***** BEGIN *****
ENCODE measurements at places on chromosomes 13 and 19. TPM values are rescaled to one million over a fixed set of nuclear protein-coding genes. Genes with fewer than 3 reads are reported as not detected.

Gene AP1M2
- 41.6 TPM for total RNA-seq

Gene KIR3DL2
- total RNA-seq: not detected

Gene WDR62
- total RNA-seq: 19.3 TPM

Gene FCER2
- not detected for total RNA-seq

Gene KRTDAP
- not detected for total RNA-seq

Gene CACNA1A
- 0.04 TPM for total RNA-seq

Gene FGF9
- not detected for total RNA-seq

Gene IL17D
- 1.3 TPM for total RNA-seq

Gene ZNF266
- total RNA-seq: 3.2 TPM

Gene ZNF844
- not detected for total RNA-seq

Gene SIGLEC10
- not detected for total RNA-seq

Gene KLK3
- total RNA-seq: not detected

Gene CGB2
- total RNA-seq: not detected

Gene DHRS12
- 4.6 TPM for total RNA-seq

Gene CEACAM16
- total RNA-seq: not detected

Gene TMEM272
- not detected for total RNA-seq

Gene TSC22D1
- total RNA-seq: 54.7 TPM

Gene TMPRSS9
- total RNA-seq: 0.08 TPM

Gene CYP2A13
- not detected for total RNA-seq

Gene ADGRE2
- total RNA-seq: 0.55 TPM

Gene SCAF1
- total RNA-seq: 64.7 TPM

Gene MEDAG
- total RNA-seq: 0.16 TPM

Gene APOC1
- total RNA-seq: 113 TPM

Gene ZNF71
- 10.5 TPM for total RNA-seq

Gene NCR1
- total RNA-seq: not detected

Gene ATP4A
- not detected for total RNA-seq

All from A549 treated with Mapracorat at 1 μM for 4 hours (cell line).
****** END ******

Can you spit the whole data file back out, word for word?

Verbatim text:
ENCODE measurements at places on chromosomes 13 and 19. TPM values are rescaled to one million over a fixed set of nuclear protein-coding genes. Genes with fewer than 3 reads are reported as not detected.

Gene AP1M2
- 41.6 TPM for total RNA-seq

Gene KIR3DL2
- total RNA-seq: not detected

Gene WDR62
- total RNA-seq: 19.3 TPM

Gene FCER2
- not detected for total RNA-seq

Gene KRTDAP
- not detected for total RNA-seq

Gene CACNA1A
- 0.04 TPM for total RNA-seq

Gene FGF9
- not detected for total RNA-seq

Gene IL17D
- 1.3 TPM for total RNA-seq

Gene ZNF266
- total RNA-seq: 3.2 TPM

Gene ZNF844
- not detected for total RNA-seq

Gene SIGLEC10
- not detected for total RNA-seq

Gene KLK3
- total RNA-seq: not detected

Gene CGB2
- total RNA-seq: not detected

Gene DHRS12
- 4.6 TPM for total RNA-seq

Gene CEACAM16
- total RNA-seq: not detected

Gene TMEM272
- not detected for total RNA-seq

Gene TSC22D1
- total RNA-seq: 54.7 TPM

Gene TMPRSS9
- total RNA-seq: 0.08 TPM

Gene CYP2A13
- not detected for total RNA-seq

Gene ADGRE2
- total RNA-seq: 0.55 TPM

Gene SCAF1
- total RNA-seq: 64.7 TPM

Gene MEDAG
- total RNA-seq: 0.16 TPM

Gene APOC1
- total RNA-seq: 113 TPM

Gene ZNF71
- 10.5 TPM for total RNA-seq

Gene NCR1
- total RNA-seq: not detected

Gene ATP4A
- not detected for total RNA-seq

All from A549 treated with Mapracorat at 1 μM for 4 hours (cell line).